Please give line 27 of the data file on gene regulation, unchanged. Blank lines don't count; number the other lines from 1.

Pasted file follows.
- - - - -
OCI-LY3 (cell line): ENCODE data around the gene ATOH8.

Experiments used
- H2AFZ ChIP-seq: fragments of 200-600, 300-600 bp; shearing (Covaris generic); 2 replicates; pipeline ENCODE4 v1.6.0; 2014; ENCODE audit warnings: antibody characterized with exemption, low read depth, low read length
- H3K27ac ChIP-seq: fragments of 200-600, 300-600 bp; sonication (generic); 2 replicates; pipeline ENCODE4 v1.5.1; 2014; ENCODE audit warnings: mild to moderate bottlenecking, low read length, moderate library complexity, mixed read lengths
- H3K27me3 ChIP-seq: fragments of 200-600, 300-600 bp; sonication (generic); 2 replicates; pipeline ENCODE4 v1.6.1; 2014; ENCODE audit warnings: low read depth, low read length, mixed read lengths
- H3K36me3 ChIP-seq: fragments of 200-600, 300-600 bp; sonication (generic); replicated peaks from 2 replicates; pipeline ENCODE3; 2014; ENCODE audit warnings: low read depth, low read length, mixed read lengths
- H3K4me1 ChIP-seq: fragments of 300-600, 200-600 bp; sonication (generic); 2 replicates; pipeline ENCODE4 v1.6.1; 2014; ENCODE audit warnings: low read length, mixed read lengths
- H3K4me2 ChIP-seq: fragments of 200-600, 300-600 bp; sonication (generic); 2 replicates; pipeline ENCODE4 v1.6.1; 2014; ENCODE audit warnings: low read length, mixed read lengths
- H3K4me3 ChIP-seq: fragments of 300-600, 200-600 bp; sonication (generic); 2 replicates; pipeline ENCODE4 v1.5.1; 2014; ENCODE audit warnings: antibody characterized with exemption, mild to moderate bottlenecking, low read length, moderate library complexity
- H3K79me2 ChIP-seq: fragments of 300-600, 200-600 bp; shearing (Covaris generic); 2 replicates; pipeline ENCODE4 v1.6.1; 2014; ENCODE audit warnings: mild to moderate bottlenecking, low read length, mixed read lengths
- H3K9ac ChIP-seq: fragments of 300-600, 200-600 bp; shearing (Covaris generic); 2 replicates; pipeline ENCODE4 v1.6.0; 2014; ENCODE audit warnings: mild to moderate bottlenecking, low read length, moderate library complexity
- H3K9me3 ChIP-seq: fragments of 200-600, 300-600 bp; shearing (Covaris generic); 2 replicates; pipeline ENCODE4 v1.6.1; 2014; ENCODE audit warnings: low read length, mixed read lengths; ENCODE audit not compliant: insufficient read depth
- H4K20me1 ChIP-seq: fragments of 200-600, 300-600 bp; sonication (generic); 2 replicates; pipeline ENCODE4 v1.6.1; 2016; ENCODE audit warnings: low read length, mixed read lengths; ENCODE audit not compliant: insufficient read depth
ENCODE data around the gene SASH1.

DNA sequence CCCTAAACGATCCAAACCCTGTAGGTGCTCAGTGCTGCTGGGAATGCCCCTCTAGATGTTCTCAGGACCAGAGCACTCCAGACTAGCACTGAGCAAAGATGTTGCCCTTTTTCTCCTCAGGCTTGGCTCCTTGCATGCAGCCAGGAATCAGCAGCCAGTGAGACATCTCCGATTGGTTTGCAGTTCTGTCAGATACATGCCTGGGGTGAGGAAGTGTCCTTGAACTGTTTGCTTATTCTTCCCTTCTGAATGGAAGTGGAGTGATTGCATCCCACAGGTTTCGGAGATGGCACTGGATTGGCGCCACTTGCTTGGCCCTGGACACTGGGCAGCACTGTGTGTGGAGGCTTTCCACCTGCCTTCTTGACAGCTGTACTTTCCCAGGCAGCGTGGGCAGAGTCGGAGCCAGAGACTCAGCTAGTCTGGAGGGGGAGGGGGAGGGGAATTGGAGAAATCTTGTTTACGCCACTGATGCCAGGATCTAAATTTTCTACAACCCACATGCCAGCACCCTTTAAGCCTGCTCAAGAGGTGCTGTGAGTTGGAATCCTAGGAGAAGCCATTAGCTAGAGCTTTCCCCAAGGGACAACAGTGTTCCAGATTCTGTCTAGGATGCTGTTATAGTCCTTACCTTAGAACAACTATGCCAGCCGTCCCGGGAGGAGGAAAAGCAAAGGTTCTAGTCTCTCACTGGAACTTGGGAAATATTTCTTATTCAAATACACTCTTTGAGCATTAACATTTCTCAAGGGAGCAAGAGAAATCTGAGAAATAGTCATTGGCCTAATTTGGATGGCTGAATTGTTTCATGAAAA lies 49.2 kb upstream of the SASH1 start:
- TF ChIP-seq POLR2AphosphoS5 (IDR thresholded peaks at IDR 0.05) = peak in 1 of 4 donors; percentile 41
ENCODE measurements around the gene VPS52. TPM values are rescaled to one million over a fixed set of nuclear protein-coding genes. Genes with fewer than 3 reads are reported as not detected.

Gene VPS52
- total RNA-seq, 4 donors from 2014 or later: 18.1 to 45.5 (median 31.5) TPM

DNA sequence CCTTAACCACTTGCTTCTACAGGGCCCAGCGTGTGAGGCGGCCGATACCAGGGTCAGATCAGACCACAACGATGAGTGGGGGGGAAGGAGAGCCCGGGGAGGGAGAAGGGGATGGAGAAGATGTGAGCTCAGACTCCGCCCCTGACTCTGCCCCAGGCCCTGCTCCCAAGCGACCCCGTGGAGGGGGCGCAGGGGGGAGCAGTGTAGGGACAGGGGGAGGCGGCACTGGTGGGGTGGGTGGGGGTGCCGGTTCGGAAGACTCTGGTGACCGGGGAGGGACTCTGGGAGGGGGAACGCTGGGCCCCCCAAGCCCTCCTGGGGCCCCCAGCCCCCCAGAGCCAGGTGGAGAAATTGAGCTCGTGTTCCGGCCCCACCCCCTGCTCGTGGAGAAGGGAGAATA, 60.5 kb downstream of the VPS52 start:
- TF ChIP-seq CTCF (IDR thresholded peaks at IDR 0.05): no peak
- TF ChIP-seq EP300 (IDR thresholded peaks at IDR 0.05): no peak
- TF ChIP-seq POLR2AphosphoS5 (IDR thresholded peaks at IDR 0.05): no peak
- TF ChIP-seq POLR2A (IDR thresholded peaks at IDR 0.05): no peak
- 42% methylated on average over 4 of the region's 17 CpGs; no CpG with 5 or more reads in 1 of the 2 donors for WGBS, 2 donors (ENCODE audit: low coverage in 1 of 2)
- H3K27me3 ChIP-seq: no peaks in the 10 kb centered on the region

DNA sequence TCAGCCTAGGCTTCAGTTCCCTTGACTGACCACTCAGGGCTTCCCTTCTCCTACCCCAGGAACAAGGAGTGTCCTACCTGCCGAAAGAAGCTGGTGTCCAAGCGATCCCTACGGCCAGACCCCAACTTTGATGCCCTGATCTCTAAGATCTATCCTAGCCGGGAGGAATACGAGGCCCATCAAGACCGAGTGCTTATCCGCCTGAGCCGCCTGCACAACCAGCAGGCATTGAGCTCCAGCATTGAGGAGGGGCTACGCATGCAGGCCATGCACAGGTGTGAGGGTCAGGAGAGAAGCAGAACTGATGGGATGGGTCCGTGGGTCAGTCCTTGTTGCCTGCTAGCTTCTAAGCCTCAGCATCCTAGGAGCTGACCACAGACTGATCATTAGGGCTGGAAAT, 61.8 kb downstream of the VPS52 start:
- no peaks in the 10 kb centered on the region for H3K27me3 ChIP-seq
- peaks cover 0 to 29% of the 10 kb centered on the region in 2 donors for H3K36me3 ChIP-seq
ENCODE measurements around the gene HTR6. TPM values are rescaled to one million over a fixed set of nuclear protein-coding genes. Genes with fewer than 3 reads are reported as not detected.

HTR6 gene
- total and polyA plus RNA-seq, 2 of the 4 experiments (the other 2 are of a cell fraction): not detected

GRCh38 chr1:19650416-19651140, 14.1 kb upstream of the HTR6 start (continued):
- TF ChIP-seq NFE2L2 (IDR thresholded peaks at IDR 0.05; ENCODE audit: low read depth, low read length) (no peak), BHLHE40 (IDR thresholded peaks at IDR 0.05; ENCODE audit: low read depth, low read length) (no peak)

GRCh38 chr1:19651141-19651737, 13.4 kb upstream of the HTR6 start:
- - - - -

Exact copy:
DNA sequence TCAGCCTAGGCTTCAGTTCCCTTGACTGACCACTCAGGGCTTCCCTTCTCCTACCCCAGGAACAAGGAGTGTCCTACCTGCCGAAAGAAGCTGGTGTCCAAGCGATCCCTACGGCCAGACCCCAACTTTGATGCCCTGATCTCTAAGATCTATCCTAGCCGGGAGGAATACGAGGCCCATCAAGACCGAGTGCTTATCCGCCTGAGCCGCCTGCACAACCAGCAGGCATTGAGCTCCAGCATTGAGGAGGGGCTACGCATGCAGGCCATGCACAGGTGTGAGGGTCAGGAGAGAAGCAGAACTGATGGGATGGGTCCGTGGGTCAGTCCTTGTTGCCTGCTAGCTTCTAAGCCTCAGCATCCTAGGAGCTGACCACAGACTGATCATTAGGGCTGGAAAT, 61.8 kb downstream of the VPS52 start: